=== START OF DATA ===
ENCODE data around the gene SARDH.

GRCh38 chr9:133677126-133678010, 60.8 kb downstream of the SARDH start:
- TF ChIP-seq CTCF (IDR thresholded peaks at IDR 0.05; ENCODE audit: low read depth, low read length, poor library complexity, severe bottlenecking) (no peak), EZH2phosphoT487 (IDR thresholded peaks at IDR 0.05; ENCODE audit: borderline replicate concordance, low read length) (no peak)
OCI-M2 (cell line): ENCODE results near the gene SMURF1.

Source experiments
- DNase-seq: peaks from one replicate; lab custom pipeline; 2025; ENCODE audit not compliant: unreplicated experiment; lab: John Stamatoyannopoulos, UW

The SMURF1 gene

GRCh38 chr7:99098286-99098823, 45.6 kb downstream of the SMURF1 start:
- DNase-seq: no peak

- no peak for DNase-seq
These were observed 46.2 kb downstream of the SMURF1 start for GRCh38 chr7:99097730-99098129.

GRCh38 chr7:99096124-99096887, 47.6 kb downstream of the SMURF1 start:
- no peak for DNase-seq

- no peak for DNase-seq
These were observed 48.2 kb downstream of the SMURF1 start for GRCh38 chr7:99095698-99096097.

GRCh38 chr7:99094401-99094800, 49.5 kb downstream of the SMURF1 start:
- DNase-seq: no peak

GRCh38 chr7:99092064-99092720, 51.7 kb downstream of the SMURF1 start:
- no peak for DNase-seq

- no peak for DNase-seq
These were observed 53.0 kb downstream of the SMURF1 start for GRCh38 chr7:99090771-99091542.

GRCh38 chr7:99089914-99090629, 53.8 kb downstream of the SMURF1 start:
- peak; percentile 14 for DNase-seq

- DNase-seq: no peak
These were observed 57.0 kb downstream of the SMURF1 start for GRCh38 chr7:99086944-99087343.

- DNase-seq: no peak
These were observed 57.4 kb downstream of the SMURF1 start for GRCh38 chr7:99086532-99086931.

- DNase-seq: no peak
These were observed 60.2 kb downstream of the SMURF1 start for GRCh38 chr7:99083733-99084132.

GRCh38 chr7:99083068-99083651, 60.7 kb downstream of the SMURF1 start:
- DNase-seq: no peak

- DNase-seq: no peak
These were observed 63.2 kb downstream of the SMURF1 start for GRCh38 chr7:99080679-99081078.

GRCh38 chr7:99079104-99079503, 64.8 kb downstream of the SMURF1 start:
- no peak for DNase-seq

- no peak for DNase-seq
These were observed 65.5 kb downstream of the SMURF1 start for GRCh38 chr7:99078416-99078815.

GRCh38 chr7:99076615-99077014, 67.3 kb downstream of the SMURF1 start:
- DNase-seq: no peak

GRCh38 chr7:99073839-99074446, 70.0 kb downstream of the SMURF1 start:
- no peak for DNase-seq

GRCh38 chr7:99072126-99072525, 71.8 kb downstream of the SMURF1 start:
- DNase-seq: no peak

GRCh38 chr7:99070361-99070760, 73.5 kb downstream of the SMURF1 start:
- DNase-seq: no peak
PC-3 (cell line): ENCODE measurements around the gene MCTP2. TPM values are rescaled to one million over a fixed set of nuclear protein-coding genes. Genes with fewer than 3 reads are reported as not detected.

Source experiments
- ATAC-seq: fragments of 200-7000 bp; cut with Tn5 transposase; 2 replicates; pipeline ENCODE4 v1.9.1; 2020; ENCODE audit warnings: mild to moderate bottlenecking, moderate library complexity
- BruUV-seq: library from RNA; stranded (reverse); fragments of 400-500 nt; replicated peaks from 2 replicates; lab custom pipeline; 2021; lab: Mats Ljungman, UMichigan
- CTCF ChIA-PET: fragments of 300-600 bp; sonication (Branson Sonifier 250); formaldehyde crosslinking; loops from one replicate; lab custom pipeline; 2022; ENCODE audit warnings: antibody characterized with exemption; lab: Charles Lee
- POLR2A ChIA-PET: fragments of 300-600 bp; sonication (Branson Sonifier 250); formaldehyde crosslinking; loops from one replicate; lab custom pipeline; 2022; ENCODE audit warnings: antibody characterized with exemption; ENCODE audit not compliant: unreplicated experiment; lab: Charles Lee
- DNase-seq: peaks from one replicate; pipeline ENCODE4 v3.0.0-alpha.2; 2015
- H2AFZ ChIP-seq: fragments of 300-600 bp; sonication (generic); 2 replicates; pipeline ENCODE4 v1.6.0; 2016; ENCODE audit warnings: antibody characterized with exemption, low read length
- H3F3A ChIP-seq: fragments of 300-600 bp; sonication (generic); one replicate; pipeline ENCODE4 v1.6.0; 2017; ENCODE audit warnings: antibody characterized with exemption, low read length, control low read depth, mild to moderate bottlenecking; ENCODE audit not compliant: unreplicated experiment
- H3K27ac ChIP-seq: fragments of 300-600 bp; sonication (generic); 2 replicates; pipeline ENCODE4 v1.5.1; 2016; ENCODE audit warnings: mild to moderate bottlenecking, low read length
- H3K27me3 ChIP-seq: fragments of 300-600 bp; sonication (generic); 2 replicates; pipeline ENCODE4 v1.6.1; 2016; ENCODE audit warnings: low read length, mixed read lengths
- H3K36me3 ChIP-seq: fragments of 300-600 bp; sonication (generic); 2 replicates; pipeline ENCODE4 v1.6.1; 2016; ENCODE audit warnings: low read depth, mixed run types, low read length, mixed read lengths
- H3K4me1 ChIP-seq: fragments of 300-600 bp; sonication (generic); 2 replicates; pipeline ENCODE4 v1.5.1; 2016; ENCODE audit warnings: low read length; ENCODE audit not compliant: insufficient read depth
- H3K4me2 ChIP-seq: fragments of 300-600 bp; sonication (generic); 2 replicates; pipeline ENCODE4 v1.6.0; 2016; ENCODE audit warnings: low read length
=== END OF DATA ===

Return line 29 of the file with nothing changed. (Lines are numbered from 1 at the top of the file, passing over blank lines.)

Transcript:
These were observed 60.2 kb downstream of the SMURF1 start for GRCh38 chr7:99083733-99084132.